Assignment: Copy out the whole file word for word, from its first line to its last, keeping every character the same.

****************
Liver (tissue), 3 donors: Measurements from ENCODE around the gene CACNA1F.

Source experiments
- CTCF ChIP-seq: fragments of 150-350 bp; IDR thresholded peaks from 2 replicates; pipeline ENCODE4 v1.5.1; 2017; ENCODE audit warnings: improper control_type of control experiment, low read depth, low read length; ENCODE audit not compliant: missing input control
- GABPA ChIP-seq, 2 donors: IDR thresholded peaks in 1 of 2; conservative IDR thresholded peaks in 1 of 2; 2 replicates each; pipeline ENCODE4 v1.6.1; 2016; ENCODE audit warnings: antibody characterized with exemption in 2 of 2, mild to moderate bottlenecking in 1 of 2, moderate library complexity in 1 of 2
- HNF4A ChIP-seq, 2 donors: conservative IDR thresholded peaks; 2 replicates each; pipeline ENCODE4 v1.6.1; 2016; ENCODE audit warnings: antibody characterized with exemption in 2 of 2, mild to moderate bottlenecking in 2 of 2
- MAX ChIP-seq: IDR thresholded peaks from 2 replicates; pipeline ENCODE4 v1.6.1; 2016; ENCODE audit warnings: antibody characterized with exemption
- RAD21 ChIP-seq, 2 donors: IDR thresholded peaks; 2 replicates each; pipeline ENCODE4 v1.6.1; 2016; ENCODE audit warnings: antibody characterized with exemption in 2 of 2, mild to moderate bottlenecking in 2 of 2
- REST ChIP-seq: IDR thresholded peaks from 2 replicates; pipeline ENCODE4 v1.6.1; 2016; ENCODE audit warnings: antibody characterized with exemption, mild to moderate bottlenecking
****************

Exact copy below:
Liver (tissue), 3 donors: Measurements from ENCODE around the gene CACNA1F.

Source experiments
- CTCF ChIP-seq: fragments of 150-350 bp; IDR thresholded peaks from 2 replicates; pipeline ENCODE4 v1.5.1; 2017; ENCODE audit warnings: improper control_type of control experiment, low read depth, low read length; ENCODE audit not compliant: missing input control
- GABPA ChIP-seq, 2 donors: IDR thresholded peaks in 1 of 2; conservative IDR thresholded peaks in 1 of 2; 2 replicates each; pipeline ENCODE4 v1.6.1; 2016; ENCODE audit warnings: antibody characterized with exemption in 2 of 2, mild to moderate bottlenecking in 1 of 2, moderate library complexity in 1 of 2
- HNF4A ChIP-seq, 2 donors: conservative IDR thresholded peaks; 2 replicates each; pipeline ENCODE4 v1.6.1; 2016; ENCODE audit warnings: antibody characterized with exemption in 2 of 2, mild to moderate bottlenecking in 2 of 2
- MAX ChIP-seq: IDR thresholded peaks from 2 replicates; pipeline ENCODE4 v1.6.1; 2016; ENCODE audit warnings: antibody characterized with exemption
- RAD21 ChIP-seq, 2 donors: IDR thresholded peaks; 2 replicates each; pipeline ENCODE4 v1.6.1; 2016; ENCODE audit warnings: antibody characterized with exemption in 2 of 2, mild to moderate bottlenecking in 2 of 2
- REST ChIP-seq: IDR thresholded peaks from 2 replicates; pipeline ENCODE4 v1.6.1; 2016; ENCODE audit warnings: antibody characterized with exemption, mild to moderate bottlenecking